Andrew C. Layden


Chair, Department of Physics & Astronomy
Bowling Green State University
Bowling Green, OH 43403

Office: 104C Overman
voice: 419-372-8653
FAX: 419-372-9938


  • B.A. - Wesleyan University
  • Ph.D. - Yale University  


  • Astrophysics
    • Photometry of variable stars in old stellar populations: RR Lyrae, Long-period variables, Cepheids
    • Spectroscopy of RR Lyrae variables: chemical abundances and kinematics
    • Determination of basic properties of RR Lyrae variables: absolute magnitudes and intrinsic colors

Selected Publications:

Caddy, R.V., Layden, A.C., et al. 2022, PASP, 134, 094201, "Optical Time-Series Photometry of the Symbiotic Nova V1835 Aquilae"

Zinn, R., Chen, X., Layden, A.C., & Casseti-Dinescu, D.I. 2020, MNRAS, 492, 2161, "Local RR Lyrae stars: native and alien"

Layden, A., Tiede, G.P., Chaboyer, B., Bunner, C., & Smitka, M., 2019, Astronomical Journal, 158, 105, "Infrared KS-band Photometry of Field RR Lyrae Variable Stars"

Osborn, W., Kopacki, G., Smith, H., Layden, A., Pritzl, B., Keuhn, C., & Anderson, M., 2019, Acta Astronomica, 69, 101, "Variable Stars in M13. III. The Cepheid Variables and their Relation to Evolutionary Changes in Metal-poor BL Her Stars"

Osborn, W., Layden, A., Kopacki, G., Smith, H., Anderson, M., Kelley, A., McBride, K., & Pritzl, B., 2017, Acta Astronomica, 67, 131-158, "Variable Stars in M13. II. The Red Variables and the Globular Cluster Period-Luminosity Relation"

Abbas, M., Layden, A., Guldenschuh, K., Reichart, D. Ivarsen, K. Haislip, J., Nysewander, M., LaCluyze, A. & Welch, D. 2015, AJ, 149, 40-49, "Variable Stars in Metal-Rich Globular Clusters. IV. Long Period Variables in NGC 6496"

Click here to access supplemental data from papers/projects, and here for FORTRAN software used therein.

Click here to access my aging but still functional [like me?] webpages.


Over the years, we have had a number of students who excelled in amateur astrophotography. Here, I have assembled some nice examples of their work.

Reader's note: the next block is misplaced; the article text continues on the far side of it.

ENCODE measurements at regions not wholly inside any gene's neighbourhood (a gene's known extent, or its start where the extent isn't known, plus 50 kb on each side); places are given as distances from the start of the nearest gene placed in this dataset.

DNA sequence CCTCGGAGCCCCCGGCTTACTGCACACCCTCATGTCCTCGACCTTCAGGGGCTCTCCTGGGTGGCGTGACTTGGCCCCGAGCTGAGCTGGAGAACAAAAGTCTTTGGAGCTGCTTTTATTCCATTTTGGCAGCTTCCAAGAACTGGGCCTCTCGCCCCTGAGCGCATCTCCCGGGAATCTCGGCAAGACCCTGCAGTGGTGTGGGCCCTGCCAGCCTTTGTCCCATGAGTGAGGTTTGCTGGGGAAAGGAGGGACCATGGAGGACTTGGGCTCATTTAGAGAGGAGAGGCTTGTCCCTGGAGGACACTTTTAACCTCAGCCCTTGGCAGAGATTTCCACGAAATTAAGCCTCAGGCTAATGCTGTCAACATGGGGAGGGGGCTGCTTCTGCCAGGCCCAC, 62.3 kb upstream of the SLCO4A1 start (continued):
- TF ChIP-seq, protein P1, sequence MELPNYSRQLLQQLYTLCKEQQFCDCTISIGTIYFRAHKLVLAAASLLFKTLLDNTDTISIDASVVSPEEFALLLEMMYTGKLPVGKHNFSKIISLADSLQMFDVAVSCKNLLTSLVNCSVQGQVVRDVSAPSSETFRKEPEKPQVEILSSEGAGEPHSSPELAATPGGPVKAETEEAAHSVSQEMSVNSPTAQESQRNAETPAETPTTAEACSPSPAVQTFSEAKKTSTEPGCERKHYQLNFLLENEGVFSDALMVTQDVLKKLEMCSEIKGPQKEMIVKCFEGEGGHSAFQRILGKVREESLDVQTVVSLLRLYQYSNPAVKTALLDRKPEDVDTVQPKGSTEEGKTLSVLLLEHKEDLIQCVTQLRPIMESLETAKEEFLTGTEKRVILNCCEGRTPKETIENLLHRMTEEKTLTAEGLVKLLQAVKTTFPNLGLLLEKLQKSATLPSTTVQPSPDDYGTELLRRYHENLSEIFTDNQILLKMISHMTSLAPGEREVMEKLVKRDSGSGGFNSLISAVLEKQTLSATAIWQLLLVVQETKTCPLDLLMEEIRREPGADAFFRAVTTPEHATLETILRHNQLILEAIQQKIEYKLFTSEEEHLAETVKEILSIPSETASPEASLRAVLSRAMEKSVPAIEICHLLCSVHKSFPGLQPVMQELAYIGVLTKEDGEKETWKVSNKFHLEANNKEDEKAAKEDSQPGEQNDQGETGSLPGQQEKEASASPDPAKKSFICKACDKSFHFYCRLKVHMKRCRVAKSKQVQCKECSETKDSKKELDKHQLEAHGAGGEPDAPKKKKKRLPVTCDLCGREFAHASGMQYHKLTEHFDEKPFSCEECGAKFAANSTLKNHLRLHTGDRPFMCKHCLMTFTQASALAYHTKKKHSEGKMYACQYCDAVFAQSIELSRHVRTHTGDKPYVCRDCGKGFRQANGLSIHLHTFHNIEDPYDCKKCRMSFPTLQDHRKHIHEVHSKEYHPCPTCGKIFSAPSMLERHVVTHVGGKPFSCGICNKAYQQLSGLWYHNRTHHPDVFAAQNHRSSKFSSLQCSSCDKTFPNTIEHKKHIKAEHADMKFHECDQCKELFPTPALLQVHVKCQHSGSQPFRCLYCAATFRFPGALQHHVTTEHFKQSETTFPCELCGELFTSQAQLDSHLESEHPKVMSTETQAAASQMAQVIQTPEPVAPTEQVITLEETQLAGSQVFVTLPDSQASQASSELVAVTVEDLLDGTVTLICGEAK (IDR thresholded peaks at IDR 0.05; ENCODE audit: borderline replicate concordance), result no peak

Shaun Sager '21 did several projects with me, including wide-field imaging of constellations and trains (PDF, 2.7 Mb) using his 35 mm DSLR, as well as some images of Messier deep-sky objects (PDF, 13.6 Mb) using BGSU's 0.5-m telescope and CCD camera.

Scott Call MS’21 is a long-time and accomplished astrophotographer – you can see his work on Instagram @astroscottography  

July 2021 – I purchased a solar-system video camera for the BGSU Observatory and took some “slide past” videos of the moon which I posted on YouTube.

Justin Chapman MS’22 shares his astrophotos on Instagram @astrophotochap

Bo Royer MS’22 also has taken many nice deep-sky images (details and links coming soon).

Fall 2022 – my ASTR 3090 course “Observational Astronomy” explored astrophotography using cell phones and the SS-video camera (using seeing-selected, stacked and sharpened frames to create high-res stills) on our 8-inch telescopes, producing an exhibit at BGSU’s ArtsX “Experiment” show.

Jacob Beavon MS’23 uses his DSLR camera to take sequences of images which he stacks to create beautiful digital star trail images. The image below was taken on July 31, 2022 at the Doyt Perry stadium at BGSU.



Two videos to help you build a simple, 3D model explaining the phases of the moon (4:23), and how they relate to solar and lunar eclipses (7:37). Useful for kids, teachers, and adults. Links to YouTube.

Updated: 02/15/2024 02:45PM